"The TIME of Our Lives," which opens Wednesday at the National Portrait Gallery, is a zippy little show. What one notices at once is its range, its wit, its flash.
National portrait galleries are rather somber places, and ours is no exception. The figures on the walls look as if they knew they were posing for posterity. They tend to think deep thoughts in throne-like chairs, and their clothes are often black.These covers from Time magazine are not like that at all.
Beneath her rhinestones and white feathers, Cher, photographed by Avedon, has almost nothing on. Robert Rauschenberg is laughing, and posing among turtles, in his collage selfportrait. Beverly Sills has dressed up to look like Queen Elizabeth I. Slugger Reggie Jackson, not yet a Yankee hero, still an Oakland A, swings his might bat.
"Since ancient days, said Gallery director Marvin Sadik, "people have collected portraits of their emperors, their ancestors and heroes - but they very rarely ordered pictures of their cooks."
One of Julia Child hangs in the show, which presented the director with "yet another worry." The TV star herself was expected as a guest at last night's formal dinner. "What are we to do if the food's not good enough?
The editors of Time, who have given the Gallery all the cover pictures available from the past 20 years, were not considering posterity when these portraits were commissioned. It is refreshingly apparent that they were thinking of the week.
Time covers were not made to hang in bureaucratic offices, ancestral halls or board rooms. They reflect the competition of drugstore racks and newsstands. They were made to grab the eye.
And to entertain. Gazing from the walls are the presidents, their wives, Nabokov, Walter Cronkite and Martin Luther King Jr. These are just the sort of faces, respectable and familier, that one expects to find in a portrait gallery. But here they are accompanied by an imposter (Cifford Irving); wealthy welrdos (Howard Hughes); boxers (Cassius Marcellus Clay, who looked slim and sweet and innocent in 1963); malefactors (Caryl Chessman, Lt. William Calley); comedians (Lily Tomlin, Woody Allen) and Huge Hefner.
The Hefner, an amusing wooden statue with a Pentoon-shaped head, was made in 1967 by artish Marisol. The present, we all know, is not the heyday of fine protraiture. Art is permitted to shock or Laffle, but portraits, to succeed, are supposed to catch a likeness. Time, apparently for reasons of prestige, has commissioned portraits from many famous artists - Roy Lichtenstein, James Wyeth and even Elmyr de Hory, the famous (or infamous) forger. Their reputations do not rest on their pictures in this show, most of which are drags.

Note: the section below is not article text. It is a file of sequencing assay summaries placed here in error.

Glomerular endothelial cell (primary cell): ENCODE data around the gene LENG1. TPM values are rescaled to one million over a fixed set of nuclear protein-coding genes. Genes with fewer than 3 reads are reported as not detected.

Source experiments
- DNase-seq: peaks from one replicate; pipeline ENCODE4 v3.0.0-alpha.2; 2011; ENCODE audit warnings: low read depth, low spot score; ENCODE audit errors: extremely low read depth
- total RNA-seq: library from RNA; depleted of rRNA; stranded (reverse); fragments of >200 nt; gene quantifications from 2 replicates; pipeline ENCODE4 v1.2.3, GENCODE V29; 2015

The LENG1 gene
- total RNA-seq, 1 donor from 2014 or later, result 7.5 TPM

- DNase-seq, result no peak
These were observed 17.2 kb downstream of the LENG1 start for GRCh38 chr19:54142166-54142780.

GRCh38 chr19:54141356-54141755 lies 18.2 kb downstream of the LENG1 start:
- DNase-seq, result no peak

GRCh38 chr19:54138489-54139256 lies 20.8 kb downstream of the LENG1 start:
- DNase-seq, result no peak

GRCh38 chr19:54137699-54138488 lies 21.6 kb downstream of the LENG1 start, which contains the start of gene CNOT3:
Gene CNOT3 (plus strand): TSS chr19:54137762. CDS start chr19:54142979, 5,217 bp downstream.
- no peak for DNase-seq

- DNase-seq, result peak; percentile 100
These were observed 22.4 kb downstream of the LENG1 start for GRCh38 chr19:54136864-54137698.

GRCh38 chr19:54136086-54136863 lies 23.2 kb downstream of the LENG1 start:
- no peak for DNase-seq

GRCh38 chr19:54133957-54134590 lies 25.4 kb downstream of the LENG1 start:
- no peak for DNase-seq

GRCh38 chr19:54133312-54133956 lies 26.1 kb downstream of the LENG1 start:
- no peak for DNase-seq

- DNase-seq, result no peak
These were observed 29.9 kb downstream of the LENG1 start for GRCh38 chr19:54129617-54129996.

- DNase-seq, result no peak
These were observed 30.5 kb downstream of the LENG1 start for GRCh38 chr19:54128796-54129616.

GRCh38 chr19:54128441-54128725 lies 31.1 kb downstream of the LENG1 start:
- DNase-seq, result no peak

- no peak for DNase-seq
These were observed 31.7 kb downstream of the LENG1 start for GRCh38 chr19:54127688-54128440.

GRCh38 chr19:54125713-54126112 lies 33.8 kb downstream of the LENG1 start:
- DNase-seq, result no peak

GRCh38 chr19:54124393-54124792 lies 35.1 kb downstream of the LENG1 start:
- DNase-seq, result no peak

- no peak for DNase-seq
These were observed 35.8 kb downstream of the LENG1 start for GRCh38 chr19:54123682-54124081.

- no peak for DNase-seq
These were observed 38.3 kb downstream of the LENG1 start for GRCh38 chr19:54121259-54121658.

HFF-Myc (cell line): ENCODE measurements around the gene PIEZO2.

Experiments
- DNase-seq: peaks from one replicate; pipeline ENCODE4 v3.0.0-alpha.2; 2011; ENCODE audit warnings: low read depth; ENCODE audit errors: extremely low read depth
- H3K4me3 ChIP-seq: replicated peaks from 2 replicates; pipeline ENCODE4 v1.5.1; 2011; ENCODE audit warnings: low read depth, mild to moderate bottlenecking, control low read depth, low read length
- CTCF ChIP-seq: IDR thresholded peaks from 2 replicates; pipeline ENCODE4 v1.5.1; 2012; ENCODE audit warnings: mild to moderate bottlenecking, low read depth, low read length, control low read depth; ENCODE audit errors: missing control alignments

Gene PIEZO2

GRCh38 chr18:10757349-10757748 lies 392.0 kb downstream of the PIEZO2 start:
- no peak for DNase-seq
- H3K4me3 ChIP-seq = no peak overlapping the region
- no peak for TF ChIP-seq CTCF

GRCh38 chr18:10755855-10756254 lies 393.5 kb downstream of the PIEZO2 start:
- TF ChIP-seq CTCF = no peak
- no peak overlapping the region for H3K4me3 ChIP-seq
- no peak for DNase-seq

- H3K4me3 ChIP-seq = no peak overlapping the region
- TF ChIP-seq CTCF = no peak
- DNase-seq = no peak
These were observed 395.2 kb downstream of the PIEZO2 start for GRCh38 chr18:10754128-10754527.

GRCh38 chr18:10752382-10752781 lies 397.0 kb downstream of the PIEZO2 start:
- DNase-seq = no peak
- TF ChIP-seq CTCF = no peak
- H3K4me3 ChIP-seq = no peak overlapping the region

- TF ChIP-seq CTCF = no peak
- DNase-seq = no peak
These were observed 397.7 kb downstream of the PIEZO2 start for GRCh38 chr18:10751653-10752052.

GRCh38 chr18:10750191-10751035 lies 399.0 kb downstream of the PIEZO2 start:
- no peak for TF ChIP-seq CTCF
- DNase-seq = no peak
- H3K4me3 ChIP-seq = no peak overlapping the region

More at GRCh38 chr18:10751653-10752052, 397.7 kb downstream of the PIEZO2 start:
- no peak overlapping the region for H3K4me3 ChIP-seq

Most Time covers show a face accompained by props - Childs' by a fish in aspic, Chessman's by a gas chamber, Jimmy Hoffa's by a truck. It is a formula, but it isn't easy. James Wyeth's Jimmy Carter is awkward, lifeless, dull. Many of the finest covers in this show were done by lessthan-famous artists who had that formula down pat.
Boris Chaliapin, for example, portrayed Richard Nixon in 1959, and John Kennedy one year later. He also portrayed Jackie Kennedy, Althea Gibson, Arthur Schlesinger and coach Vince Lombardi of the Great Green Packers. Clearly, he is a pro. There are 13 Chaliapins hanging in this show.
Other cover regulars are also firstrate: Bernald Safran (Chessman, Barry Goldwater); Robert Vickrey (William Fulbright, Henry Luca); and James Chapin (James B. Conant, Thurgood Marshall).
Seen on the newsstand, many Time covers look like photographs or straightforward paintings. Here one notices, however, that many are collages. Judge Sirica's robe is real fabric, as is John Dean's suit. Marisol's stone sculpture of Nixon and Henry Kissinger Provides the former Secretary of State will one glistening glass eye.
The installation, like the art, is frequently amusing. There is a wall of Watergate, and another given to contemporary showbiz (it begins with Lily Tomlin and Merle Haggard, and ends with Cher, Woody Allen, Rostropovich). Wandering through the show, one can see Jimmy Carter age (he first appeared on Time in 1971), and Richard Nixon decline (there are three Nixons here, the first from 1959, the last from 1973), and as the show progresses, the grayness of the '50s fades and the '60s start to flash.
The labels on the wall all are condensations of Time cover stories.
Though Time has been around since 1923, its editors at first did nothing to preserve its cover art. Some portraits were discarded; some were taken home by staffers on the magazine; some were given to their subjects. A number of those saved have been abused. Some have been glued down to board, others have bleached by sunlight some were beaten up in the black of drawers. Time gave 900 pieces of cover art to the Portrait Gallery. Half of those show foreign leaders, and they will go on tour. Approximately 100 were chosen for this show, which will run through August at the Gallery, 8th and F Streets NW.